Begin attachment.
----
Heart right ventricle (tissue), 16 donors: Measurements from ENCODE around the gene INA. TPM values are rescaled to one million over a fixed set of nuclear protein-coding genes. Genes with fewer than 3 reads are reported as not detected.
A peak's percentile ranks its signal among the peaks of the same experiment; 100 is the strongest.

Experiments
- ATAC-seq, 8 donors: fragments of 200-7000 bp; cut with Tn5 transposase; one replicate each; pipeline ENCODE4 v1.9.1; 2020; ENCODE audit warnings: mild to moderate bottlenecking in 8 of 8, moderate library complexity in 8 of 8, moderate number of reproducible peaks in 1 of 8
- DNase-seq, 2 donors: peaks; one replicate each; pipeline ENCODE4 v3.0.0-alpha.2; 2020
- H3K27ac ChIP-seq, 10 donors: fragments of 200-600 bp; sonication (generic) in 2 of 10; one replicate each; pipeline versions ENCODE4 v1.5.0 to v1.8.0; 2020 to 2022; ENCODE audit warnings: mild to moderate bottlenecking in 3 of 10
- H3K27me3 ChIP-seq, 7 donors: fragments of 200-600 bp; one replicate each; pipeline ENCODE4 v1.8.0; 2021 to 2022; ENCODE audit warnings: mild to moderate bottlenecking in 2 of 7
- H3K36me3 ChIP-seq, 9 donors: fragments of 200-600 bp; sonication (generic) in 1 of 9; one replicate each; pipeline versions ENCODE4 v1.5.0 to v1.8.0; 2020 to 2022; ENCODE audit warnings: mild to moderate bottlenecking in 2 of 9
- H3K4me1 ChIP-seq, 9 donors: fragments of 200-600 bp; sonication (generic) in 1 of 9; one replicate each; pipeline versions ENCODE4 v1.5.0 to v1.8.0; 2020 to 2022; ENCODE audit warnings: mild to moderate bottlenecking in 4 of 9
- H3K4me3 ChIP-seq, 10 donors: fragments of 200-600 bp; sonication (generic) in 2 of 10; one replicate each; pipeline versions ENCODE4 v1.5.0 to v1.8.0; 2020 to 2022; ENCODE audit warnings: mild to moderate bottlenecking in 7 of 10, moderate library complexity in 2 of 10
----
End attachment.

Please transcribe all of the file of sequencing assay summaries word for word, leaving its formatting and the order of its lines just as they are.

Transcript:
Heart right ventricle (tissue), 16 donors: Measurements from ENCODE around the gene INA. TPM values are rescaled to one million over a fixed set of nuclear protein-coding genes. Genes with fewer than 3 reads are reported as not detected.
A peak's percentile ranks its signal among the peaks of the same experiment; 100 is the strongest.

Experiments
- ATAC-seq, 8 donors: fragments of 200-7000 bp; cut with Tn5 transposase; one replicate each; pipeline ENCODE4 v1.9.1; 2020; ENCODE audit warnings: mild to moderate bottlenecking in 8 of 8, moderate library complexity in 8 of 8, moderate number of reproducible peaks in 1 of 8
- DNase-seq, 2 donors: peaks; one replicate each; pipeline ENCODE4 v3.0.0-alpha.2; 2020
- H3K27ac ChIP-seq, 10 donors: fragments of 200-600 bp; sonication (generic) in 2 of 10; one replicate each; pipeline versions ENCODE4 v1.5.0 to v1.8.0; 2020 to 2022; ENCODE audit warnings: mild to moderate bottlenecking in 3 of 10
- H3K27me3 ChIP-seq, 7 donors: fragments of 200-600 bp; one replicate each; pipeline ENCODE4 v1.8.0; 2021 to 2022; ENCODE audit warnings: mild to moderate bottlenecking in 2 of 7
- H3K36me3 ChIP-seq, 9 donors: fragments of 200-600 bp; sonication (generic) in 1 of 9; one replicate each; pipeline versions ENCODE4 v1.5.0 to v1.8.0; 2020 to 2022; ENCODE audit warnings: mild to moderate bottlenecking in 2 of 9
- H3K4me1 ChIP-seq, 9 donors: fragments of 200-600 bp; sonication (generic) in 1 of 9; one replicate each; pipeline versions ENCODE4 v1.5.0 to v1.8.0; 2020 to 2022; ENCODE audit warnings: mild to moderate bottlenecking in 4 of 9
- H3K4me3 ChIP-seq, 10 donors: fragments of 200-600 bp; sonication (generic) in 2 of 10; one replicate each; pipeline versions ENCODE4 v1.5.0 to v1.8.0; 2020 to 2022; ENCODE audit warnings: mild to moderate bottlenecking in 7 of 10, moderate library complexity in 2 of 10